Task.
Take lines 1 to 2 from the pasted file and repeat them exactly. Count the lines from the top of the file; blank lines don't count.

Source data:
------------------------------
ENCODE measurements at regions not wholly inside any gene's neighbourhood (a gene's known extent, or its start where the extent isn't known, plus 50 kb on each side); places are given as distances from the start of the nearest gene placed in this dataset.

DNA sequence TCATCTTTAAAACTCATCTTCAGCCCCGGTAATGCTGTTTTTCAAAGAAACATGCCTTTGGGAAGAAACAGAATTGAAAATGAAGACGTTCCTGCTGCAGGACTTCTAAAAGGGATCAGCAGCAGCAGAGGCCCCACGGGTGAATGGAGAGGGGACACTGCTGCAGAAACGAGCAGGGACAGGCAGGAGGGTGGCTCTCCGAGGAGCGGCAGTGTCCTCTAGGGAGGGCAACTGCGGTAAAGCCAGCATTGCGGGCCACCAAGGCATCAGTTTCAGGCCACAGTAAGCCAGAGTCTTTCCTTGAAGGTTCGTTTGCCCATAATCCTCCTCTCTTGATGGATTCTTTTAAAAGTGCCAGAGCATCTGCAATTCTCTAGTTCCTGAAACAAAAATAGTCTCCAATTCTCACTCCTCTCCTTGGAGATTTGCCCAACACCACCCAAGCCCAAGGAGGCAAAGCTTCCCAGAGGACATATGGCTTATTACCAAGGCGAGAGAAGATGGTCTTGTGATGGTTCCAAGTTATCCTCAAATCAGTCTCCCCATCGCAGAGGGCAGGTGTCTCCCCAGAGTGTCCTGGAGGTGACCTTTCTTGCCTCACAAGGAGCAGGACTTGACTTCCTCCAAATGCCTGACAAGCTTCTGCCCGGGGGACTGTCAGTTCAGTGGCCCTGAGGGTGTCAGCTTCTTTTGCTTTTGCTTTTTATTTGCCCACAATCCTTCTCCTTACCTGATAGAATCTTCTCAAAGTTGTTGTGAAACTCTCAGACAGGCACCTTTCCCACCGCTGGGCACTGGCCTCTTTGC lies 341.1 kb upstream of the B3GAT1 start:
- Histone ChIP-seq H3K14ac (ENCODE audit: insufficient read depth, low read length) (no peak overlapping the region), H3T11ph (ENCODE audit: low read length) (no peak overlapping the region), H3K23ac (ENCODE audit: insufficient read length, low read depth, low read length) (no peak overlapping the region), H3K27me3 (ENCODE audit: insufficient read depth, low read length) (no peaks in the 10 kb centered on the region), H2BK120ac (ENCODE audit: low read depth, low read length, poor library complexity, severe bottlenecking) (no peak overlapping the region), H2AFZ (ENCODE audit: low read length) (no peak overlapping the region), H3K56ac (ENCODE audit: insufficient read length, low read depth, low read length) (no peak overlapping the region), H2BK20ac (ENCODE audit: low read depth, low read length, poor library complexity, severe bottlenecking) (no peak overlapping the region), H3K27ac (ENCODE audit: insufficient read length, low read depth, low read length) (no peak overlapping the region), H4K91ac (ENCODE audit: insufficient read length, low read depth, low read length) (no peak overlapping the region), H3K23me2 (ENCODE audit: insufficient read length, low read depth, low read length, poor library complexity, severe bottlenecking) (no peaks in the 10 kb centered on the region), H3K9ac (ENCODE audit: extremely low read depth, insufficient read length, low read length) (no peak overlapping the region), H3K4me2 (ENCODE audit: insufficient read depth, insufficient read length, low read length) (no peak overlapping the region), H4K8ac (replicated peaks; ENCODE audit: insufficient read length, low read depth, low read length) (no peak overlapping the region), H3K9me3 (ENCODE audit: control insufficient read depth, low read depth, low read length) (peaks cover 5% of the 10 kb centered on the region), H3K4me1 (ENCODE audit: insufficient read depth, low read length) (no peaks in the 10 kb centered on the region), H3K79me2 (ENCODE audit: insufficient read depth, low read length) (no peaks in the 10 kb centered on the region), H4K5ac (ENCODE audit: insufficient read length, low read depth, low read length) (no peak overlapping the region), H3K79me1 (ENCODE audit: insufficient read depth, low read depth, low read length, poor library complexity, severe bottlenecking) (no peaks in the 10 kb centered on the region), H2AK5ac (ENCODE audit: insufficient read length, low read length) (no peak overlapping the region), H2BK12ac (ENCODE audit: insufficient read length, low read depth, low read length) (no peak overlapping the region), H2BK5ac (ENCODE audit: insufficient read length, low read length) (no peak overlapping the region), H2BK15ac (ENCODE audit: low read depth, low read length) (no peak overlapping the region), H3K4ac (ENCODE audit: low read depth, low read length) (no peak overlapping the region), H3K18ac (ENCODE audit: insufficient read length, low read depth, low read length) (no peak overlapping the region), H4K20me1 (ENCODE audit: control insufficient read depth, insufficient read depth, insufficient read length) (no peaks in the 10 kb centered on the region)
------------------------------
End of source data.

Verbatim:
ENCODE measurements at regions not wholly inside any gene's neighbourhood (a gene's known extent, or its start where the extent isn't known, plus 50 kb on each side); places are given as distances from the start of the nearest gene placed in this dataset.

DNA sequence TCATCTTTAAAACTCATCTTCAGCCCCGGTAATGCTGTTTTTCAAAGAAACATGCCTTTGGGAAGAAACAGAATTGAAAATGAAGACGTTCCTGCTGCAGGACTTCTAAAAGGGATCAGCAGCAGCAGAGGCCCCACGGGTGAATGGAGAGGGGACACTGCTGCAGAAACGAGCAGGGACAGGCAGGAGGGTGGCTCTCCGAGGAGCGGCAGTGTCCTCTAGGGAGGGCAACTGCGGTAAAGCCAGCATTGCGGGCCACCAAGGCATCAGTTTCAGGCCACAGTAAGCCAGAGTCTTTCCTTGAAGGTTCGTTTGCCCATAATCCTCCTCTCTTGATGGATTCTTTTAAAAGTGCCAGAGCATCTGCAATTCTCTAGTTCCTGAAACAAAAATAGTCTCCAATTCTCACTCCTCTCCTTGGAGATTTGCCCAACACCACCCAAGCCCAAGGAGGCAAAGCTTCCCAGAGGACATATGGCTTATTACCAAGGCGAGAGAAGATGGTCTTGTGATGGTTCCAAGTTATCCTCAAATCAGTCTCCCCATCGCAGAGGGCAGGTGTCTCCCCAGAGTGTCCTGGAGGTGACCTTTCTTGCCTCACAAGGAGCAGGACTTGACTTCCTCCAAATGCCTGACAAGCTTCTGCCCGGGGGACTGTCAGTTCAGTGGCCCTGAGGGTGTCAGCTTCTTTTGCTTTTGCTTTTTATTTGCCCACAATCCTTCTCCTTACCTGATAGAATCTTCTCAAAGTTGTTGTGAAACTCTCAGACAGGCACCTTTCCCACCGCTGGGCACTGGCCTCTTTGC lies 341.1 kb upstream of the B3GAT1 start: